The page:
Skip to main content

China to ease one-child policy, abolish labor camps, report says

By Mariano Castillo, CNN
updated 3:23 AM EST, Sat November 16, 2013
STORY HIGHLIGHTS
  • China announces changes to one-child policy and labor camps
  • Labor camps will be abolished, state-run news agency reports
  • China has hinted at these changes in recent months

(CNN) -- After months of hints, China announced Friday it will relax its decades-long one-child policy and abolish labor camps in an effort to improve human rights, the state-run Xinhua news agency reported.

Officials had said earlier both controversial policies were under review, but that did not diminish the force of Friday's announcement.

The biggest change could be the abolishment of the so-called "re-education through labor" system under which tens of thousands are imprisoned in China without trial.

Set up in 1957, the system allows the police to detain petty offenders -- such as thieves, prostitutes and drug addicts -- in labor camps for up to four years without a trial. China's judicial process itself is already controlled by the ruling Communists in a one-party regime. In a 2009 report to a United Nations human rights forum, the Chinese government acknowledged 320 such facilities nationwide holding 190,000 people. Other estimates have put the number of inmates much higher.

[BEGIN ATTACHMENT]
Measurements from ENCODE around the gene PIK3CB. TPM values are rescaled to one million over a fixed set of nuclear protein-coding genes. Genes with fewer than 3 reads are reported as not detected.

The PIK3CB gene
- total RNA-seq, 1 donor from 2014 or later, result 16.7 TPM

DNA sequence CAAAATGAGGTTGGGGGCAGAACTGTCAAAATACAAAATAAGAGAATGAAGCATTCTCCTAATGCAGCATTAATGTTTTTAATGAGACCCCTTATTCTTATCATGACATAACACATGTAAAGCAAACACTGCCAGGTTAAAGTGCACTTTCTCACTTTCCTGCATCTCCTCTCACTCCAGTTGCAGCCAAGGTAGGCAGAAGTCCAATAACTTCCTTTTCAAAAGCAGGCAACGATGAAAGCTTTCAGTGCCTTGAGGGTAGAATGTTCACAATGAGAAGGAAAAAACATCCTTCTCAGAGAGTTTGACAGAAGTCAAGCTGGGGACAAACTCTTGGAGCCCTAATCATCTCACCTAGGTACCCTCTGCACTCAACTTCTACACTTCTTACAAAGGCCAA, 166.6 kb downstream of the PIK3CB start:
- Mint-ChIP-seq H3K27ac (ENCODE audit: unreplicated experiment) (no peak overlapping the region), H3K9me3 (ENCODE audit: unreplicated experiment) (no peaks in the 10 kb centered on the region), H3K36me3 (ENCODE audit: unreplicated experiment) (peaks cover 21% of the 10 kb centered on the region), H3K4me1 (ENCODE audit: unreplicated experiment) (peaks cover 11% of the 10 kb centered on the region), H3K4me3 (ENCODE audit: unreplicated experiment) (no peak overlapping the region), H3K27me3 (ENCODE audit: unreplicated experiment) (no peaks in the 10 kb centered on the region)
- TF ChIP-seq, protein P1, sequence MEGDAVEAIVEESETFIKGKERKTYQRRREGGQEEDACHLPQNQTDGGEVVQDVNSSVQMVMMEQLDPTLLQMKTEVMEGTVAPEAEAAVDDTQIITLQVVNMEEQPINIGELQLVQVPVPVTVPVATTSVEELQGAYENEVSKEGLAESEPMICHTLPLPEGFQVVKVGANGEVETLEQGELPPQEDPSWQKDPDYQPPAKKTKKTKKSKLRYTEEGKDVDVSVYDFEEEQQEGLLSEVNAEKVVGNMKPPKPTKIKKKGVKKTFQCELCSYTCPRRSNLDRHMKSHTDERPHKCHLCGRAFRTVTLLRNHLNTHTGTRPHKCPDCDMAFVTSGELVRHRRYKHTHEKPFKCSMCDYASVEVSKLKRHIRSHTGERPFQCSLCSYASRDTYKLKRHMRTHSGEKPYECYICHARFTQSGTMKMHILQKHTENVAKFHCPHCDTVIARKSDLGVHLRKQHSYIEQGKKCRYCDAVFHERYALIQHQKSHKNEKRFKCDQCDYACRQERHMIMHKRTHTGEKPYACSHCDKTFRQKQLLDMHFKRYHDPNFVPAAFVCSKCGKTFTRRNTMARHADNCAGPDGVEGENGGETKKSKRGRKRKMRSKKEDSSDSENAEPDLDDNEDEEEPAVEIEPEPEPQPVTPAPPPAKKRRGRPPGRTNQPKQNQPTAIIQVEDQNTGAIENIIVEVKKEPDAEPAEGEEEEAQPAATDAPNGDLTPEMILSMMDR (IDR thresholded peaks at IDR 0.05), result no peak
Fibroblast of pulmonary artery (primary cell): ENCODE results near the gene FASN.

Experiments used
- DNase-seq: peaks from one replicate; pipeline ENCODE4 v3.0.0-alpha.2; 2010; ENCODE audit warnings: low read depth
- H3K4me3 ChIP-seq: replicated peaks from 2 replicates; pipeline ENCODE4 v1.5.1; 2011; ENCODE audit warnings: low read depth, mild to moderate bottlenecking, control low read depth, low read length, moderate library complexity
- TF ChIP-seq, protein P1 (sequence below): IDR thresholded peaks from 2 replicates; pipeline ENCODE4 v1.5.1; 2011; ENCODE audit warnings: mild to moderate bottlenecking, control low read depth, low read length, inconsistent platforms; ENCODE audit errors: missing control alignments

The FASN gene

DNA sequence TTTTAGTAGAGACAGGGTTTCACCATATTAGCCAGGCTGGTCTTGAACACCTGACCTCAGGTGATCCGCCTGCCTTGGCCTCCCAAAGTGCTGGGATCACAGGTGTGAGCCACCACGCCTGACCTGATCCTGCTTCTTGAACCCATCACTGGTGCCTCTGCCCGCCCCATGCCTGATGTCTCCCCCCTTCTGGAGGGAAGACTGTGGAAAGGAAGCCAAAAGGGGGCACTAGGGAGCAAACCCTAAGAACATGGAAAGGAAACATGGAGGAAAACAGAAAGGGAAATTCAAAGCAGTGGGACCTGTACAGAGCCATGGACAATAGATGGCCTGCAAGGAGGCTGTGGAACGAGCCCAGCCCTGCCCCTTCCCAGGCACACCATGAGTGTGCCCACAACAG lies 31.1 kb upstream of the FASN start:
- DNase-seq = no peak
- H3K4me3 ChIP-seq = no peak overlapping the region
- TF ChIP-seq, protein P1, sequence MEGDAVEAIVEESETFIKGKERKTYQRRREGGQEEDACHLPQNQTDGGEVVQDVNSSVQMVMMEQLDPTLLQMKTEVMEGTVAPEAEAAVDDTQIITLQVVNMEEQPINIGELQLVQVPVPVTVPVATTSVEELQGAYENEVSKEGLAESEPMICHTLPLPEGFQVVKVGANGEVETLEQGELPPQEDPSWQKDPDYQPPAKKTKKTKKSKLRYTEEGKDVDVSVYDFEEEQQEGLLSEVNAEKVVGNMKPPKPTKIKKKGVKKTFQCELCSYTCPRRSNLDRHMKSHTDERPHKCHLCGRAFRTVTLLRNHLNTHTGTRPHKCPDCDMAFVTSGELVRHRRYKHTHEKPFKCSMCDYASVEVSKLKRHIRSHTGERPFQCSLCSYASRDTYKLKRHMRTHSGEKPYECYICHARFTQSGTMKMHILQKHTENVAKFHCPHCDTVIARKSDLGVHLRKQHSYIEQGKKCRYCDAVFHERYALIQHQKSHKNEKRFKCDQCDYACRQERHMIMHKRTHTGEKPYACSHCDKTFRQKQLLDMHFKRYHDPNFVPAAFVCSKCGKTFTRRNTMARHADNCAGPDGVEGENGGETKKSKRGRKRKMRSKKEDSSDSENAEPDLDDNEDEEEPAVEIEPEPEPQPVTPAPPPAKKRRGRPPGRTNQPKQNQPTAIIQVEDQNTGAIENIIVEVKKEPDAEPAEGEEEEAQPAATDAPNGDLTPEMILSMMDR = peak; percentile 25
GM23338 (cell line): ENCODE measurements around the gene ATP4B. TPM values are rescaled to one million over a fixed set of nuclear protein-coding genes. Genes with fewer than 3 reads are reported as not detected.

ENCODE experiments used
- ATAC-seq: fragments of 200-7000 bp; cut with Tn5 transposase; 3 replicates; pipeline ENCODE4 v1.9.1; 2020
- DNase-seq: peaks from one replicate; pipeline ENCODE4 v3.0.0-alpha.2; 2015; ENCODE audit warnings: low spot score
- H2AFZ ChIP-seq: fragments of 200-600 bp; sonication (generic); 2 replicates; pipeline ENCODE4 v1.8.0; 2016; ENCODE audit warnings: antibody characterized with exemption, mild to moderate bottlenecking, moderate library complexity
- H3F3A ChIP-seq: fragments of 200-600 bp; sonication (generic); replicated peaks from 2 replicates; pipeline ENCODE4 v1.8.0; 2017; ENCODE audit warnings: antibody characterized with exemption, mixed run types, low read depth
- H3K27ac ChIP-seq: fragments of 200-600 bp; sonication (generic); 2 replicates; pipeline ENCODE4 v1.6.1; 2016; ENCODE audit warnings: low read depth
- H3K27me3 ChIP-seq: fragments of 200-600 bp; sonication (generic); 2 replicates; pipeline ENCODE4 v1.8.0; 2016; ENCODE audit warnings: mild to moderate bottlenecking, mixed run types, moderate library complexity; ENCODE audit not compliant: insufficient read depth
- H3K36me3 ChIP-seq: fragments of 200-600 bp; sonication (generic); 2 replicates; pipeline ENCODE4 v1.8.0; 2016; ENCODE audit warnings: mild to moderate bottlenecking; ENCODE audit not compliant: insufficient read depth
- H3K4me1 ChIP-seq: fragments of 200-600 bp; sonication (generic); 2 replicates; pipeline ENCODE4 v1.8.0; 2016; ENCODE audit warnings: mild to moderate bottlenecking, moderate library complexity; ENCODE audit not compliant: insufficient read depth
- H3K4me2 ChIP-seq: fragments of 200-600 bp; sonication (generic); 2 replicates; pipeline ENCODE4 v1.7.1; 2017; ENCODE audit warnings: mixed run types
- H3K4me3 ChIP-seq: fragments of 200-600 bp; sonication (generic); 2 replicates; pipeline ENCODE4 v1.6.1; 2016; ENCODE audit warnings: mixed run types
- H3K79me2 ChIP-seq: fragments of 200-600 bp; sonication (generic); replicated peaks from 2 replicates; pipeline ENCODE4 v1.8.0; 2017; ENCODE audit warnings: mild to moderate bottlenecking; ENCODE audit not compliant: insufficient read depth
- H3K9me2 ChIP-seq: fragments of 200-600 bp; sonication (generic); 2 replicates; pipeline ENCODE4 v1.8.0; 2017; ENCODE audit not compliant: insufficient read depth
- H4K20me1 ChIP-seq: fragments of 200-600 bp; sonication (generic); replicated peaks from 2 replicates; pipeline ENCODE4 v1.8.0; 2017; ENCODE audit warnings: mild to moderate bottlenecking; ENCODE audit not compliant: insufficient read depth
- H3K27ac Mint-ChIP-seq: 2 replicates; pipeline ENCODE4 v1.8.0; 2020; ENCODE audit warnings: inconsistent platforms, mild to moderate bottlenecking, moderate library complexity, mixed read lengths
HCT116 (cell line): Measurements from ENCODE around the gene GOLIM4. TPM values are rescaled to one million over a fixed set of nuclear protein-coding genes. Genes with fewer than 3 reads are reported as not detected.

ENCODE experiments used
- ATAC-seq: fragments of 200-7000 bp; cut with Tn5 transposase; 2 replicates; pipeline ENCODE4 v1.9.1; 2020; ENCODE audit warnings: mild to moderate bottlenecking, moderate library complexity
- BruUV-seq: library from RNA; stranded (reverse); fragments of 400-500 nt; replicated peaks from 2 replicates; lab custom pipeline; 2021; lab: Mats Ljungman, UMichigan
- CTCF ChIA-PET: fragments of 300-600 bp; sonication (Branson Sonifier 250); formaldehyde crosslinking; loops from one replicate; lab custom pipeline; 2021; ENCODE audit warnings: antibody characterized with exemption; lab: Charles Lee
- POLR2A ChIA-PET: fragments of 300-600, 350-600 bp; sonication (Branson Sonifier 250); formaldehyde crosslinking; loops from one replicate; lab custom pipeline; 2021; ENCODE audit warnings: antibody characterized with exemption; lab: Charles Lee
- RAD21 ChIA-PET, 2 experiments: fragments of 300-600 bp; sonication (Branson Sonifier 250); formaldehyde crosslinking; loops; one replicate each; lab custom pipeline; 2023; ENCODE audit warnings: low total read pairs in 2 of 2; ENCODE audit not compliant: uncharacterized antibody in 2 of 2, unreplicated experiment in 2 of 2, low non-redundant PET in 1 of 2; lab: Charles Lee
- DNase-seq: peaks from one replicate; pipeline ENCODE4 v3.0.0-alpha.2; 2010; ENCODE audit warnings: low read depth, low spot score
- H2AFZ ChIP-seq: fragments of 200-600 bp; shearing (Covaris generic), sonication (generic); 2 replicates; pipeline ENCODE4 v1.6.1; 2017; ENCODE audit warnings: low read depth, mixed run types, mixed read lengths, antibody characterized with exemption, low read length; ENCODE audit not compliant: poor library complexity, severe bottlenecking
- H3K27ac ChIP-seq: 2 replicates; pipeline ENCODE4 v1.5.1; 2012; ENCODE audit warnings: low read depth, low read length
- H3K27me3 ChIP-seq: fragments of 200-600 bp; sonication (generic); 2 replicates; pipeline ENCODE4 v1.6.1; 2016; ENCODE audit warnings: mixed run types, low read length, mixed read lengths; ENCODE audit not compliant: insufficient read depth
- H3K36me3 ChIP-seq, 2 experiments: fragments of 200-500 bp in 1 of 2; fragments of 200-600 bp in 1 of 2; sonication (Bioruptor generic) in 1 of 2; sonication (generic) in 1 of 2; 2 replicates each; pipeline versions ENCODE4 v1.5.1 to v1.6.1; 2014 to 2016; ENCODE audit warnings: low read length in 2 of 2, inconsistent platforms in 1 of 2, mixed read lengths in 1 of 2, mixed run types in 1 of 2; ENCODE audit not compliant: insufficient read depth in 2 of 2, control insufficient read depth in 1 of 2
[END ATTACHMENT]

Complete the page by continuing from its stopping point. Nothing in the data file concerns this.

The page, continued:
What does China's announcement mean?
China eases one-child policy, why now?
China to relax one child policy
Broken by China's labor camps
Unhappiness over China one-child policy

Critics have long accused of the authorities of misusing the camps to silence so-called trouble makers, including political dissidents, rights activists and Falun Gong members.

Chinese labor camp inmate tells of true horror of Halloween 'SOS'

As part of the reforms, China said it will reduce the number of crimes subject to the death penalty.

Even those who know little about China have likely heard about its one-child policy. China's family planning laws require most families living in urban areas to have one child.

The policy will be slightly relaxed so that couples will be allowed to have two children if one of the parents was an only child, Xinhua reported. Currently, both parents must be sole children to be eligible for a second child.

Glut of women at Shanghai's marriage market

The one-child policy, though applauded by many for slowing down China's population growth, has been widely criticized for resulting in forced abortions and hefty fines that are sometimes used to enforce it.

Some critics say the law hurts China's elderly, who typically rely on their children for support in old age, and even constrains economic growth as the working age population begins to decline.

"Since the policy now allows it, I will definitely have a second child," one 25-year-old woman in Beijing told CNN. "It's too lonely for a single child."

Another man, walking through the Beijing metro with his girlfriend, agreed.

"When I get married, I would prefer having two children as I'm the only child in my family. My childhood was a bit boring," he said.

A third commuter also praised the changes: "It's a great new policy. Raising three kids is a bit stressful, but two are just perfect."

The girl with no identity: Being a second child in China

CNN's David McKenzie, Peter Shadbolt, Katie Hunt and Feng Ke contributed to this report.

ADVERTISEMENT